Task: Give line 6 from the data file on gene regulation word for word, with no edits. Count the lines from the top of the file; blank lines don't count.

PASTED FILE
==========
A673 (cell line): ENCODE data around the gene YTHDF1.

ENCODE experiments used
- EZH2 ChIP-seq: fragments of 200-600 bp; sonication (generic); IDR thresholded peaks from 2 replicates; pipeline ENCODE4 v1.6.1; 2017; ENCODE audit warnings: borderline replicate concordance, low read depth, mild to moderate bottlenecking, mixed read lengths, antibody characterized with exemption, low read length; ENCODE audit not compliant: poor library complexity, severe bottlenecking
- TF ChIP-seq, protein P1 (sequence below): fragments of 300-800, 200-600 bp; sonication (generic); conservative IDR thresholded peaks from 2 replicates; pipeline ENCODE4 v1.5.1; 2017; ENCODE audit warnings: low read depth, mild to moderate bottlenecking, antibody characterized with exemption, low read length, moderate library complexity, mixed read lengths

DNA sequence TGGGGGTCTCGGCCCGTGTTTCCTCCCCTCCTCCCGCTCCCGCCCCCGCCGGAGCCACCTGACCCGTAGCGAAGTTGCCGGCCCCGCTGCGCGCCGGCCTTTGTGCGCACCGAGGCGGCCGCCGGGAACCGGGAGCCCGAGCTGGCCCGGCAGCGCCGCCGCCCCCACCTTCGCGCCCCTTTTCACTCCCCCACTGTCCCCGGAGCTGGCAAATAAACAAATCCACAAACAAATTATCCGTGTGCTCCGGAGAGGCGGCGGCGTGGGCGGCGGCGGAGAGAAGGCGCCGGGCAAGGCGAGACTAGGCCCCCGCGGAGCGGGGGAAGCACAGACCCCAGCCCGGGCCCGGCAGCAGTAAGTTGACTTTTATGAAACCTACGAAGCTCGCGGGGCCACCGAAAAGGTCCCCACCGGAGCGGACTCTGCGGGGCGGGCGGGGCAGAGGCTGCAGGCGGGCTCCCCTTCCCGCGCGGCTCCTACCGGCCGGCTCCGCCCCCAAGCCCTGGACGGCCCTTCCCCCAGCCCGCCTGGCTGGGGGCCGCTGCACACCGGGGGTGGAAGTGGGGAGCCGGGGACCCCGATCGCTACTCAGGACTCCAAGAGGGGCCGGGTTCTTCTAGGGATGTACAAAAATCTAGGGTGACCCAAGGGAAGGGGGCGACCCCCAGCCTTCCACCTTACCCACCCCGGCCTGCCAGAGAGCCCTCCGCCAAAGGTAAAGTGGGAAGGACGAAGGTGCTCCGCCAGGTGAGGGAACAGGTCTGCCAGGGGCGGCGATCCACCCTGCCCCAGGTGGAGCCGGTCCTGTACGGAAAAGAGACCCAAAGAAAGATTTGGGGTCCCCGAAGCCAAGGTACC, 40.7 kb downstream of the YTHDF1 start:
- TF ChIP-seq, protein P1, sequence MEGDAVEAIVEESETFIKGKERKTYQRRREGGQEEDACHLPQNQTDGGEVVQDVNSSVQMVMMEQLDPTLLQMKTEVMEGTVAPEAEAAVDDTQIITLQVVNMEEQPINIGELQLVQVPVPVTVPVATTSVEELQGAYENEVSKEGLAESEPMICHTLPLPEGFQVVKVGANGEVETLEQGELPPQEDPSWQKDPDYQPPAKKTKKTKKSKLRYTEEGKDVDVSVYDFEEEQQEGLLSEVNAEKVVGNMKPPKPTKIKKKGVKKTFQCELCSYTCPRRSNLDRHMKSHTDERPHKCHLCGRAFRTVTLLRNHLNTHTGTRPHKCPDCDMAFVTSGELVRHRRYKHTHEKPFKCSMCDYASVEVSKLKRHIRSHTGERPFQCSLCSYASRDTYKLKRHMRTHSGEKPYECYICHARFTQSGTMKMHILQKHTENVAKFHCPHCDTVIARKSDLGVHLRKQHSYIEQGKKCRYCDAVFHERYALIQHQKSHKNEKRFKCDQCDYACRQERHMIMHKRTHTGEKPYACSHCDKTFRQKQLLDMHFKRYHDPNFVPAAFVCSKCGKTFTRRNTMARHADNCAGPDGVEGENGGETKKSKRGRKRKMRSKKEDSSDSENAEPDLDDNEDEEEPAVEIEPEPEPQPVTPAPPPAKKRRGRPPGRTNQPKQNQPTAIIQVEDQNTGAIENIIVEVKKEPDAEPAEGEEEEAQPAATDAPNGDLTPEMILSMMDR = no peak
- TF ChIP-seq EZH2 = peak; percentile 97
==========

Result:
- TF ChIP-seq, protein P1, sequence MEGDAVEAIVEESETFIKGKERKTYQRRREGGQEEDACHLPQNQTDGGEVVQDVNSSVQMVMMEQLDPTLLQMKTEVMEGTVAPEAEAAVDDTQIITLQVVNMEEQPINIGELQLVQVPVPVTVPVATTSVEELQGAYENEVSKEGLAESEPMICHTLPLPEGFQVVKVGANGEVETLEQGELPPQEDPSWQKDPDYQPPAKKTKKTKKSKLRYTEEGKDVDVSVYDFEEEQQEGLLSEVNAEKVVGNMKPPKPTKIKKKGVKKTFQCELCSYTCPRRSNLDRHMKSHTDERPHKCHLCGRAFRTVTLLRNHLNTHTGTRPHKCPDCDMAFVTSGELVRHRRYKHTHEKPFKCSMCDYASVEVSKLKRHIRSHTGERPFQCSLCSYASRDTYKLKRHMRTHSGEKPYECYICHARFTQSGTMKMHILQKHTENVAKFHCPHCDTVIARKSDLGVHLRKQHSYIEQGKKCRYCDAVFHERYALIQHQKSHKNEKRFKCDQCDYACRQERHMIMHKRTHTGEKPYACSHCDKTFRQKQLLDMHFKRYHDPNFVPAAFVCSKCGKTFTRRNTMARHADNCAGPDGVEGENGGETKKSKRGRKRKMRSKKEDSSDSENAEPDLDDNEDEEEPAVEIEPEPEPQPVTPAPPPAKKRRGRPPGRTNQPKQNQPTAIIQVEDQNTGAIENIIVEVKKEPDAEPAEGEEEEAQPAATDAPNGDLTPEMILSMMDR = no peak